Believe me, I do not enjoy it when I am forced to assume a lecturing and somewhat preachy “school marmish” tone with my blog readers, but there we have it: it is often necessary. For those of you who are young or non-English native language readers, a “school marm” is what the female teacher in a one room school house used to be called back in the prairie and Western settlement days. It is slang for a woman teacher who has to keep a strict rein on her pupils, who are rowdy and undisciplined. So with that as a foreword and forewarning, here is the subject: how modern notions of “cleanliness” have contributed to destroying the planet’s health, has reduced rather than improved human health, and has resulted in unbalanced mental and emotional views about “cleanliness.”
This is mostly going to be a history and social lesson and rumination, but here is the theology link: The often quoted “cleanliness is next to godliness” is not a quotation from the Bible. In fact, the only cleanliness referred to in the Bible was related to 1) religious injunctions and strictures, 2) hospitality and 3) spiritual and soul cleanliness, not the vanity of the body. I’m going to return to this subject later on and describe how “cleanliness” “worked” in Biblical times, but first I need to give my mostly youthful and affluent readership a few rings on the clue phone about recent history of modern “cleanliness.”
Let us start with the primary concern (aka obsession) among westerners, which is “washing” by using water in either a bath or most modernly the shower. Baths have, in general, become passé and are often not even installed in modern structures, with the assumption being everyone either uses the shower or if they want to “soak,” they do so for recreation, social and erotic reasons in hot tubs, Jacuzzis and so forth. So to keep it simple let’s talk about showers in the modern vernacular, but understand that all bodily washing previous to the past several decades was conducted in a bath tub or other container.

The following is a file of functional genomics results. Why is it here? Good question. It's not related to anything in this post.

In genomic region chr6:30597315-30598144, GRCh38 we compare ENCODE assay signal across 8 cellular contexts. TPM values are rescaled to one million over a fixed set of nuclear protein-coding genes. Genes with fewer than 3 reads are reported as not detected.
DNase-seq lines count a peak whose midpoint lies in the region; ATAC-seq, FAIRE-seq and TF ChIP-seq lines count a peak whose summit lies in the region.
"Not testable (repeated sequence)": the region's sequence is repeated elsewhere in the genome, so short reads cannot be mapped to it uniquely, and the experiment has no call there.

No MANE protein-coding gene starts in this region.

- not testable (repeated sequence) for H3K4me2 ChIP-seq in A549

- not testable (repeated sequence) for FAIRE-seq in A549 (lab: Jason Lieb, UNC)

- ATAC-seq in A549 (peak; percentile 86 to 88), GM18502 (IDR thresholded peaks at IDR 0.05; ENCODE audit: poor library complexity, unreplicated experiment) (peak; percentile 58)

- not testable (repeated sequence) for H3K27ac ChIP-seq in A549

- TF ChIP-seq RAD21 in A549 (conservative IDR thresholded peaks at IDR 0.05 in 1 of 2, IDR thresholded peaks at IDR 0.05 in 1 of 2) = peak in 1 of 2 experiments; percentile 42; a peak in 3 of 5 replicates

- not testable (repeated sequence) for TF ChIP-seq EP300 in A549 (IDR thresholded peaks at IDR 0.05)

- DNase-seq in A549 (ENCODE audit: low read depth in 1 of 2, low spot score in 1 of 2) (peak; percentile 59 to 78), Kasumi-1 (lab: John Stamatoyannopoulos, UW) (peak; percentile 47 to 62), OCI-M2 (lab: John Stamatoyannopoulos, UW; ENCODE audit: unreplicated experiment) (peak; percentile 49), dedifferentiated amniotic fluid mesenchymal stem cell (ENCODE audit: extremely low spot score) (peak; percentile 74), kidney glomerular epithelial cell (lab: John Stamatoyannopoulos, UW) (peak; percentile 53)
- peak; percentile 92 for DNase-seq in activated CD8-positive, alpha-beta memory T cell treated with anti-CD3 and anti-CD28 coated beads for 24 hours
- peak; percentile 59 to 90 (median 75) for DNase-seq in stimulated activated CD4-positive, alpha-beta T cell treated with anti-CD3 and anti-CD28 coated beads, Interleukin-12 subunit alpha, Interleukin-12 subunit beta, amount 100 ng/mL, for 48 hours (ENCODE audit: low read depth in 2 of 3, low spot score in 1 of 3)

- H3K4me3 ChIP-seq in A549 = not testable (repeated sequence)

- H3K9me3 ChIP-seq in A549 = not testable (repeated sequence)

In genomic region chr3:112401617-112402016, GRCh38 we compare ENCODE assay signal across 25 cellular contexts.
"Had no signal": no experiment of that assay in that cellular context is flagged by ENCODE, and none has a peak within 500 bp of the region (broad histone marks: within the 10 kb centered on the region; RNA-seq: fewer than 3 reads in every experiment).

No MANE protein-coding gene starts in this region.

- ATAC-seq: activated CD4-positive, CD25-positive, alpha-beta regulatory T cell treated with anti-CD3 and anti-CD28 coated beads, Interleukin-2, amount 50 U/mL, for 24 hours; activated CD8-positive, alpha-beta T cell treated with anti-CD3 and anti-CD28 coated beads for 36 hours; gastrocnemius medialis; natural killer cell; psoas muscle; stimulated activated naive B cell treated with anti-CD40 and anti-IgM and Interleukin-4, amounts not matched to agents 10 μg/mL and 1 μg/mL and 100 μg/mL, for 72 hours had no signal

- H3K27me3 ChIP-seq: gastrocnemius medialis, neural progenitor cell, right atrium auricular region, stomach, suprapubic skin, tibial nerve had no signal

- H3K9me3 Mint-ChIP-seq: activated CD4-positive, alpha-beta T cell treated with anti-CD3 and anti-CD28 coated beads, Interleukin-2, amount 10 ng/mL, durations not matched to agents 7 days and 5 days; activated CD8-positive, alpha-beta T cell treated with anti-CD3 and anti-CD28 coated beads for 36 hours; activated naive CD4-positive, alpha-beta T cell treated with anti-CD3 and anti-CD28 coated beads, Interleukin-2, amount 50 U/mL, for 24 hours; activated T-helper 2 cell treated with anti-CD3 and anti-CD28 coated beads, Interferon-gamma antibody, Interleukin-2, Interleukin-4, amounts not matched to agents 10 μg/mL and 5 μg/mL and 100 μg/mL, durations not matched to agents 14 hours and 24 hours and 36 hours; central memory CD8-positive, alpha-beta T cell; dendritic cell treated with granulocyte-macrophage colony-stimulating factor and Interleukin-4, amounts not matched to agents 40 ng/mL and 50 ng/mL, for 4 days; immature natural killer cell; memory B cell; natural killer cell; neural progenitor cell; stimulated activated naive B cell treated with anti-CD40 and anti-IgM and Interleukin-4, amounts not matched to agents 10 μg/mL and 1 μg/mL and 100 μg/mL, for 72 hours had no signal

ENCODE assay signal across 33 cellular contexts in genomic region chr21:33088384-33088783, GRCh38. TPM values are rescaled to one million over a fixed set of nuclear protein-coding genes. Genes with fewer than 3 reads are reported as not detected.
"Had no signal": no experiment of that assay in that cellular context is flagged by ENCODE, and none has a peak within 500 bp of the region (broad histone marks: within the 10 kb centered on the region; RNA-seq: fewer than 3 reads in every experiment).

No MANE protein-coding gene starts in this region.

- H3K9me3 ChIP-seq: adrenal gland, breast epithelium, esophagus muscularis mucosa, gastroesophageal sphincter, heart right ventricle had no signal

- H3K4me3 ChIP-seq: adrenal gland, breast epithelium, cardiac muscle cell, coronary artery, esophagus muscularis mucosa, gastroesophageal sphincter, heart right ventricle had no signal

Why is this? Well, my young and spoiled audience, until recently having water pumped into a house at all was a luxury, not something that one would squander in a running shower that goes right down the drain. Further, the fuel to heat the water was likewise scarce. For nearly two thousand years since Biblical times until pretty much the 1950’s, water and the fuel to heat it required often backbreaking work to prepare and was expensive for the average impoverished or marginally poor family. Now here’s the rub: just because for two thousand years people did not shower that does not mean they were “dirty,” “unclean” or “smelled bad.” That is one of the great delusions of this post-intellectual society where people have skewed and distorted notions regarding just about everything. So I’m going to tell you “what it was like” as recently as the 1950’s, when I was growing up.
There is an old expression “the Saturday night bath.” This came about from the reality that the average poor family did indeed have a bath only once a week. The water was pumped from outside the house and carried by many trips with the bucket into the central location (usually the kitchen), where a large tub was filled with the water, cold water. However, if this was to be a warm bath, each bucket of water was heated, using precious coal or cut firewood, before being added to the tub. Then each person in the family took turns in the tub, using the same water.